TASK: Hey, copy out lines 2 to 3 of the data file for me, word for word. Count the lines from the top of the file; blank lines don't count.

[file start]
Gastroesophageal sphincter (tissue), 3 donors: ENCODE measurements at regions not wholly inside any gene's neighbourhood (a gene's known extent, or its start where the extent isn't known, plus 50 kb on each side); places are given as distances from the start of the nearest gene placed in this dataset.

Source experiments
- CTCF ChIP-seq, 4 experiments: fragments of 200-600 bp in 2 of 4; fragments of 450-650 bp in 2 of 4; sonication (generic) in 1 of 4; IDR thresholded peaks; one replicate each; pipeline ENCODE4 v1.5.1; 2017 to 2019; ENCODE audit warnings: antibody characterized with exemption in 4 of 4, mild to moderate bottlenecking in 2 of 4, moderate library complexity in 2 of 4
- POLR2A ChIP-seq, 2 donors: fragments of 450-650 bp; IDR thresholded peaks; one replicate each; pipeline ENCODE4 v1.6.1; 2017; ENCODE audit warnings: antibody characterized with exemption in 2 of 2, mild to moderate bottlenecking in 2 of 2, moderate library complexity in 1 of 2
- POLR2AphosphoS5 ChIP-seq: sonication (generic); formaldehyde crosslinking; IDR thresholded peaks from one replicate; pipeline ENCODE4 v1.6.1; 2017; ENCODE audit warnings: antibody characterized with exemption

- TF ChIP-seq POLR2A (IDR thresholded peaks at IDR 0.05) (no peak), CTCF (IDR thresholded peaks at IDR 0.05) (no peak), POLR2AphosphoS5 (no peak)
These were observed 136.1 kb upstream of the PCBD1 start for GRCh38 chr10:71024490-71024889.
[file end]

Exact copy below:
Source experiments
- CTCF ChIP-seq, 4 experiments: fragments of 200-600 bp in 2 of 4; fragments of 450-650 bp in 2 of 4; sonication (generic) in 1 of 4; IDR thresholded peaks; one replicate each; pipeline ENCODE4 v1.5.1; 2017 to 2019; ENCODE audit warnings: antibody characterized with exemption in 4 of 4, mild to moderate bottlenecking in 2 of 4, moderate library complexity in 2 of 4